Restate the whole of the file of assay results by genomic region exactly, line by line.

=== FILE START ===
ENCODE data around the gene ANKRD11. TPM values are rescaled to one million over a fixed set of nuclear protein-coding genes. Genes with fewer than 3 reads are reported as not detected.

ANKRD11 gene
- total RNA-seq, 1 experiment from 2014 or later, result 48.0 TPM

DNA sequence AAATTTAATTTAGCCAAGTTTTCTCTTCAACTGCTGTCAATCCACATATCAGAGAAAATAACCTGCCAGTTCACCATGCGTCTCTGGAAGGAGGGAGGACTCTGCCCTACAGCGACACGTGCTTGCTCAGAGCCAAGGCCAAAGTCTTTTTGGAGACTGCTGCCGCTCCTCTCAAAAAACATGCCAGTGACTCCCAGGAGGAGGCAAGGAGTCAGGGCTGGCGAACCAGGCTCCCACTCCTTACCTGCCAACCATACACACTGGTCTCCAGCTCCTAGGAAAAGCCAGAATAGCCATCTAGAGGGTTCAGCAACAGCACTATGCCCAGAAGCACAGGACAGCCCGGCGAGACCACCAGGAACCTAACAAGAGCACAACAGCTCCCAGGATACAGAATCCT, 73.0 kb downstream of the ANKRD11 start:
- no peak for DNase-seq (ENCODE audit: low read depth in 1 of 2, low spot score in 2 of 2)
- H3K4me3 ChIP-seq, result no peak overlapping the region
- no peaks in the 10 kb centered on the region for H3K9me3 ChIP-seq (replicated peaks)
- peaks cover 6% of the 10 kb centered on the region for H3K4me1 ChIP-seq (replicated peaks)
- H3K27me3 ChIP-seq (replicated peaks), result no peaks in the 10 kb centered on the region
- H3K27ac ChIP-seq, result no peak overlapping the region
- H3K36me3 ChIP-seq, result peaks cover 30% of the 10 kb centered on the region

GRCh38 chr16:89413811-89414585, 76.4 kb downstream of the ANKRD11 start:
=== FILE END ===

ENCODE data around the gene ANKRD11. TPM values are rescaled to one million over a fixed set of nuclear protein-coding genes. Genes with fewer than 3 reads are reported as not detected.

ANKRD11 gene
- total RNA-seq, 1 experiment from 2014 or later, result 48.0 TPM

DNA sequence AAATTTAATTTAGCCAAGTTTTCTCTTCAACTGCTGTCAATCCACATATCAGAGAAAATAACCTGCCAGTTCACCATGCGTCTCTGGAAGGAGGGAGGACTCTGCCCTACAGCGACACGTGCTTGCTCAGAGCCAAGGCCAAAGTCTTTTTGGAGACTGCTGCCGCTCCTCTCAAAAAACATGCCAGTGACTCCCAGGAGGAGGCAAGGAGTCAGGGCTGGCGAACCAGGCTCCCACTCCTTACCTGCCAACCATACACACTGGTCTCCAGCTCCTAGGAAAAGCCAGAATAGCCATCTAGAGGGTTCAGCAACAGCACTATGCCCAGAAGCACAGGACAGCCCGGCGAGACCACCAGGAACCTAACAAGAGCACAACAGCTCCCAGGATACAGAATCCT, 73.0 kb downstream of the ANKRD11 start:
- no peak for DNase-seq (ENCODE audit: low read depth in 1 of 2, low spot score in 2 of 2)
- H3K4me3 ChIP-seq, result no peak overlapping the region
- no peaks in the 10 kb centered on the region for H3K9me3 ChIP-seq (replicated peaks)
- peaks cover 6% of the 10 kb centered on the region for H3K4me1 ChIP-seq (replicated peaks)
- H3K27me3 ChIP-seq (replicated peaks), result no peaks in the 10 kb centered on the region
- H3K27ac ChIP-seq, result no peak overlapping the region
- H3K36me3 ChIP-seq, result peaks cover 30% of the 10 kb centered on the region

GRCh38 chr16:89413811-89414585, 76.4 kb downstream of the ANKRD11 start: